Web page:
By Ann Wright
I can’t help but feel sorry for the kids. They had planned today’s outing for days. Unfortunately Mother Nature has other ideas. This thunder storm has us all confined to the house. Finding something fun for them to do was my quest. They can always watch television, watch movies, play video games, play Wii, etc.. Today will be a new adventure!
I called a family meeting and everyone took their customary seats around the table. I brought out the craft supplies to a few moans and groans but I asked them to play along. I promised them they would have a good time. The goal was for each child to construct a treasure box about the size of a small shoebox or box of Kleenex.
A good hour was taken up with the construction of treasure boxes. I helped the little ones and the older kids dove right into the project. Next they would take my list of about twenty things and search the house for these items. As they found each thing, they were to place it in their treasure box, or if too large, they were to take a picture with one of the cell phones or digital cameras. When they had found everything on the list, they were to reconvene at the table. The items on the list ranged from a “boo boo,” something red, or a dog. The obvious item for a “boo boo” was a bandage but they could be creative. If it made sense when they explained why they choose that item to represent the item on the list, then it passed. If it was really a stretch then they had to continue their scavenger hunt until they found a more appropriate item. I was the ultimate judge.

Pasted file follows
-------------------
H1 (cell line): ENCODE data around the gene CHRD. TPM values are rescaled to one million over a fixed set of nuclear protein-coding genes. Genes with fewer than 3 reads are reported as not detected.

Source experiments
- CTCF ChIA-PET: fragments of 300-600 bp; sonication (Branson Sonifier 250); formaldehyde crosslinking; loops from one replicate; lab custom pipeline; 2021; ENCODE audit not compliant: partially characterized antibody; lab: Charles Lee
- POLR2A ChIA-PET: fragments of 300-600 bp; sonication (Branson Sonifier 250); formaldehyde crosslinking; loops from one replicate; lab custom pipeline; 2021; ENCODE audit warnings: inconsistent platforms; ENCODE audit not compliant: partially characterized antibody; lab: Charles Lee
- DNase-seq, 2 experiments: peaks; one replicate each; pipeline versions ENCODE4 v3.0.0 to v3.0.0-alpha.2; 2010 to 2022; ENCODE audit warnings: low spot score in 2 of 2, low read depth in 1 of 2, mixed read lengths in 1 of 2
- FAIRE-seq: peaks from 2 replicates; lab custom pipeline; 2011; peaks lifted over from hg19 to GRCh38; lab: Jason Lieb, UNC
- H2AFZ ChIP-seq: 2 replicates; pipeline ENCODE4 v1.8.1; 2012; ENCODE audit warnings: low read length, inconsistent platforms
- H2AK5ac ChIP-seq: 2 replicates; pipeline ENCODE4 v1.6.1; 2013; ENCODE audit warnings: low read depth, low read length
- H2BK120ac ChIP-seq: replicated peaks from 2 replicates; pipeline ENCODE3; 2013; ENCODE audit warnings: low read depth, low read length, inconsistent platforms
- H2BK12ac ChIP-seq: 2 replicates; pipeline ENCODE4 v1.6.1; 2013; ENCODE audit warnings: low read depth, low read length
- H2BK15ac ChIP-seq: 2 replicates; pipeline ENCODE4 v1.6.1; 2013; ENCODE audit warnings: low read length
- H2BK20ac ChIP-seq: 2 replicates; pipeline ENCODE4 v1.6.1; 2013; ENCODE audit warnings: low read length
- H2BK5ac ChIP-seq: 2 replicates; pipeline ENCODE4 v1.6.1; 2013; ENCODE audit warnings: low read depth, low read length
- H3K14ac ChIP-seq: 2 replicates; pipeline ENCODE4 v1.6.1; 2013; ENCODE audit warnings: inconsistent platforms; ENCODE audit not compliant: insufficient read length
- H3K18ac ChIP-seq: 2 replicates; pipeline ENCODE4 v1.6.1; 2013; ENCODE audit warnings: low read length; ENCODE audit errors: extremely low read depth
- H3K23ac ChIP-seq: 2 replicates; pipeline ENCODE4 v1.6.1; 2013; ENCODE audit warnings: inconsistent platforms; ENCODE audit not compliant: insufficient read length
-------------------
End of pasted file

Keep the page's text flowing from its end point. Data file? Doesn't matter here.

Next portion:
When all were finished, the person completing the hunt first picked from a box of older pictures of family that were on the middle of the table. Each person, in turn, picked a picture. I served lemonade and popcorn as they sat and listened. With each picture that was picked, it was my job or theirs if they knew the person in the picture to tell a story about that person. It had to be a real story, not one they made up. To my surprise a few of the older relatives that I didn’t think they would remember, they did. However, they knew very little about most of the people. I filled in stories of who they were, what they did and any funny incidents that I could recall. The kids enjoyed hearing these tales about real people in their family. They were shocked to discover that later this summer they would even be meeting some of these people when we all would gather for a reunion.
The most surprised of all was Dad when he got home to discover his kids talking about Uncle Ed and his cousin Margaret Louise like they had just been spending time with them. The kids gave me an A+ for a rainy day activity and it was fun day for me as well to share family stories.